werner at openmoko.org
Tue Apr 13 12:40:48 CEST 2010
Carsten Haitzler wrote:
> if it's hard to communicate - you don't have a sales point.
Yup, that's why I wouldn't belabour that angle for now. Whether and
when the time for selling on open software alone will come depends
on how constrained people feel with the non-open choices, and how
many indirect benefits they get.
For now, I'll be happy with the niche of project customers who need
to tweak the hardware or who already understand why they cannot
afford a closed system.
That said, such a phone wouldn't have to be free from appeal to the
mass market. It should definitely be as attractive as possible, but
> sure - but it seems those project customers want to feed off a stable supply
Stability is indeed crucial. I hope to be able to compensate with
flexibility what we lack in sheer momentum. E.g., if you get, say,
Motorola to make a design for you, and then Motorola decides to
shut down or sell off that business unit, then you're left with
pretty much nothing, no matter what your contracts say.
With an open design, no mattern what happens with the makers of it,
you still have the design - down to the last detail - and most of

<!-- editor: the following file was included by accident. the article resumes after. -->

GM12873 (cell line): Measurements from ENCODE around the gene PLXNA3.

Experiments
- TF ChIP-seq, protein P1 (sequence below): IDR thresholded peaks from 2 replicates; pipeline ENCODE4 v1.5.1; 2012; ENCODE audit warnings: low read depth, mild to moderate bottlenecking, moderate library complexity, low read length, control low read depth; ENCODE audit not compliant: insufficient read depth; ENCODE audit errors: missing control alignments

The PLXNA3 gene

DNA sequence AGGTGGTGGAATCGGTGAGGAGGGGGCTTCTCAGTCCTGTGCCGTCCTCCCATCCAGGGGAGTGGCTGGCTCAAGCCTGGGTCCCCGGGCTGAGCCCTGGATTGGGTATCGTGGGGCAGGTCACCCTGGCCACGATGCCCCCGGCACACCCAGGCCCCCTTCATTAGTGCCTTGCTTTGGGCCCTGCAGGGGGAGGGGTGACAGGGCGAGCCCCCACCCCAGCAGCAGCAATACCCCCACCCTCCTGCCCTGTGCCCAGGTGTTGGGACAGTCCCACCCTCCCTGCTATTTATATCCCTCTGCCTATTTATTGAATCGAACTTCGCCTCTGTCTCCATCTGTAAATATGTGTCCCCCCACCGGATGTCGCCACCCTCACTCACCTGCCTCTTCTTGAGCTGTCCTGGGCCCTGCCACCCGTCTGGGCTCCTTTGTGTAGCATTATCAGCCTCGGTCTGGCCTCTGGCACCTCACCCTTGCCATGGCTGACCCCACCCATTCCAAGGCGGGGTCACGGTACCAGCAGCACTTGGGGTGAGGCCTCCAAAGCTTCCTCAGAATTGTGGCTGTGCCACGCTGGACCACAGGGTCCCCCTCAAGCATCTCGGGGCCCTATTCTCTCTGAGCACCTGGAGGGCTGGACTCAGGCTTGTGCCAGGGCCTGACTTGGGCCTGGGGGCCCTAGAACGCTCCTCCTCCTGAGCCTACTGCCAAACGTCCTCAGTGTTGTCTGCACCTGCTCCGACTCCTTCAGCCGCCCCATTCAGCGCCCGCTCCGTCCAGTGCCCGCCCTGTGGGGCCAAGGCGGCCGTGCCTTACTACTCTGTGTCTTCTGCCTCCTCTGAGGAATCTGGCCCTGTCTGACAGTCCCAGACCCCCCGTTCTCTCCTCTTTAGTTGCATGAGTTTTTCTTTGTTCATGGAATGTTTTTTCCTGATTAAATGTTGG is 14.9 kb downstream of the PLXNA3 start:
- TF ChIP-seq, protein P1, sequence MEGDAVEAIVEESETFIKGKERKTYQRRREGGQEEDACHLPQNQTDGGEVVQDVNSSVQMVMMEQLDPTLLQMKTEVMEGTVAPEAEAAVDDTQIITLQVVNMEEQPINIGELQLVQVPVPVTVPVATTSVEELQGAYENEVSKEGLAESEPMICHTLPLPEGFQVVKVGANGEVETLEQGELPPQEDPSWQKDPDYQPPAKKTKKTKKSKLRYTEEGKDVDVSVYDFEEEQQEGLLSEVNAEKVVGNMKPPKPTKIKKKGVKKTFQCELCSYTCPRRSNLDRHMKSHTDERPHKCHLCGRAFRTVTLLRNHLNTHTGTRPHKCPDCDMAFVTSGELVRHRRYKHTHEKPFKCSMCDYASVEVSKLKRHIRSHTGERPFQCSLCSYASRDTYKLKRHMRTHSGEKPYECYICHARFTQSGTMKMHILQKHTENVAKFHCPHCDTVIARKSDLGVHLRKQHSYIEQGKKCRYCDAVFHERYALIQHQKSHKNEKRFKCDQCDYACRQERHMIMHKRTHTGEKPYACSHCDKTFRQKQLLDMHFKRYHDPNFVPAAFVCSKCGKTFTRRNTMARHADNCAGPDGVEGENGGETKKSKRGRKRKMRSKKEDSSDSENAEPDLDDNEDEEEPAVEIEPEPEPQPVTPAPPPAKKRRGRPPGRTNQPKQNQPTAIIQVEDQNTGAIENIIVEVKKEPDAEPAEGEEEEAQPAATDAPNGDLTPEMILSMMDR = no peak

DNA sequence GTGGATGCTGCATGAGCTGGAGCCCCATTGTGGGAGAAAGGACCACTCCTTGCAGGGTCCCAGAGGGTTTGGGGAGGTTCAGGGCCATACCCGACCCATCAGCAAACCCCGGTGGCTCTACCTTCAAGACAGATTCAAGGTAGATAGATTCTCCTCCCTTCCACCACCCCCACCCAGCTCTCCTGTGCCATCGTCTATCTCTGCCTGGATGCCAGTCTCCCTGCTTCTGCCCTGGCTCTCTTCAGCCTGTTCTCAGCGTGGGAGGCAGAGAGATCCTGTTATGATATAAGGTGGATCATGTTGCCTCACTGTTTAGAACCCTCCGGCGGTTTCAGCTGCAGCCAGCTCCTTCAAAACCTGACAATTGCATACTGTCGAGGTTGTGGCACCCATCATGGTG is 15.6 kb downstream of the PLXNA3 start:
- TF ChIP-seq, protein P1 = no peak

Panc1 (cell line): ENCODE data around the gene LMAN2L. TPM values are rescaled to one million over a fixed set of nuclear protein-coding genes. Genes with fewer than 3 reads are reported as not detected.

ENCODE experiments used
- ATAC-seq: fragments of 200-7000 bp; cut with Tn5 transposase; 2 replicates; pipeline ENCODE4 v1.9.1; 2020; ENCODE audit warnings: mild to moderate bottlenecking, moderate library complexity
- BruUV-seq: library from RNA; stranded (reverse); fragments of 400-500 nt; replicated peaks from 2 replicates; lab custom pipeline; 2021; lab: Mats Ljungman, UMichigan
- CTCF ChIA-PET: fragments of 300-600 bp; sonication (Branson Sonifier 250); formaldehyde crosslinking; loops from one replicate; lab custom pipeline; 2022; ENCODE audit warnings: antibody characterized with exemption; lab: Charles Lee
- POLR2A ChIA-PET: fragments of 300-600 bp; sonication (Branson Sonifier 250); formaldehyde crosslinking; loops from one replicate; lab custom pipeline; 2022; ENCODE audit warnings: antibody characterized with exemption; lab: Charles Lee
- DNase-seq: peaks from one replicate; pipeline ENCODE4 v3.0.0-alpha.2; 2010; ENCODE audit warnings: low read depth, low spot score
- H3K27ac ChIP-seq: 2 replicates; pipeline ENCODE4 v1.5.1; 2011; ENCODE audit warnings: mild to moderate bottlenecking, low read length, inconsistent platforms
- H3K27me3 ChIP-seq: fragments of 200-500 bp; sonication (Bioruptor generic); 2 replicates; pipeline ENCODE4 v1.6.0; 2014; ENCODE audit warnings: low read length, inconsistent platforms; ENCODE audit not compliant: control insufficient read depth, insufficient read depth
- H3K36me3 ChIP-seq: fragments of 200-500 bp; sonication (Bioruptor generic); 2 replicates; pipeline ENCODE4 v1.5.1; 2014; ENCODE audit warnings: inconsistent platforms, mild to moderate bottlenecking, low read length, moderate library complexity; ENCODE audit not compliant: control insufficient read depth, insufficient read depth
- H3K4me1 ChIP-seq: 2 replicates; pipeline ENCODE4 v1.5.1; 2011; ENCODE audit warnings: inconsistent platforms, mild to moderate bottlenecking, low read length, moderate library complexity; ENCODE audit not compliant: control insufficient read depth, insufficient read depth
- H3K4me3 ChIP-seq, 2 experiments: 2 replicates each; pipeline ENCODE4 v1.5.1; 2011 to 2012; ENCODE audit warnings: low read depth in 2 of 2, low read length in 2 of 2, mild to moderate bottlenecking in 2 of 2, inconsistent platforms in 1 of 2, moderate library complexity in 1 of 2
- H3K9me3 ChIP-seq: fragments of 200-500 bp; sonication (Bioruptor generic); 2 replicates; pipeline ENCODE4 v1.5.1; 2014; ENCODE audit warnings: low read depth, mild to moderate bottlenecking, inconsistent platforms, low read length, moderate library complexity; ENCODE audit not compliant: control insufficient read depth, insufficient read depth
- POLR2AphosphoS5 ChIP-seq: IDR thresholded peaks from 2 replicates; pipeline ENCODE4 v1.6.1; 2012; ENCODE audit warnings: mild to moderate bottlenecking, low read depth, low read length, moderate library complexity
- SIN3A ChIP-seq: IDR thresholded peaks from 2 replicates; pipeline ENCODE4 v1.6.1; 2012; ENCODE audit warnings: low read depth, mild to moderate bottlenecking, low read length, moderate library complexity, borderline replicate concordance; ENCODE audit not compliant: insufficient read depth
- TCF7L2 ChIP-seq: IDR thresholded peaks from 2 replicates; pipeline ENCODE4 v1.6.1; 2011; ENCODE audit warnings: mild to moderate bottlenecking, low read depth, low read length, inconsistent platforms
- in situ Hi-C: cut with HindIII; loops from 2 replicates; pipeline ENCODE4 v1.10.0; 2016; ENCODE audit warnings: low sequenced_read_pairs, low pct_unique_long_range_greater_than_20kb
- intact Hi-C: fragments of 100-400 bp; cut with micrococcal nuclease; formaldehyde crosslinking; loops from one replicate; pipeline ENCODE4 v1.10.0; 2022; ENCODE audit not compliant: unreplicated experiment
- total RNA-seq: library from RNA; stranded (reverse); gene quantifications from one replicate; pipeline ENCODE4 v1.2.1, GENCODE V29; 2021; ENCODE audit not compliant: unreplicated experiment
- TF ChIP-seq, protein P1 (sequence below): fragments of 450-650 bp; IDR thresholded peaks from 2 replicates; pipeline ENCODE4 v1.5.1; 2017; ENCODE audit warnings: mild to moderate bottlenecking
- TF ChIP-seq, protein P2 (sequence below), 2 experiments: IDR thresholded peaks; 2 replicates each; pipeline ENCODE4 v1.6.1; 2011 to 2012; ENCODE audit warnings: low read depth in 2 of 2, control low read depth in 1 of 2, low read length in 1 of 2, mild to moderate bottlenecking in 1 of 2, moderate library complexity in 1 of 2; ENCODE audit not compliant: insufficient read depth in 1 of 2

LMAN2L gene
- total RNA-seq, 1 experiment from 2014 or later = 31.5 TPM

the information needed to produce it. You may still fail to recover
from a breakdown in your supply, but your chances are vastly better.
Also, since the supply is likely to be spread over multiple
companies and individuals (who, in the Open world, enjoy a great
deal of mobility) catastrophic failures that wipe out everything
are less likely.
Now, it remains to be seen whether prospective project customers
will agree with these arguments or whether they prefer to stick
with the traditional view and try to partner with companies that
are too big to fail.
In terms of numbers, I think cost levels out pretty well already
at only a few kunits. If you're competing on the last 5%, you're
already in the wrong game.
> i know that to you, or to many
> freedom advocates all this "fancy eyecandy, sexy design, high end components
> etc." seems all irrelevant
Heh, yet here I am, still using my sleek little Samsung X-830 as
my daily phone, while keeping the ugly pucks in the lab :)
The thing with bleeding edge components is that they cost you a
lot (in various ways) at very little gain. Yes, you may get that
extra push for today's fashionable effect, but by the time you
hit the market, fashion will have changed. Better find your own
style that doesn't come from the manuals of the Gigahertz war :-)
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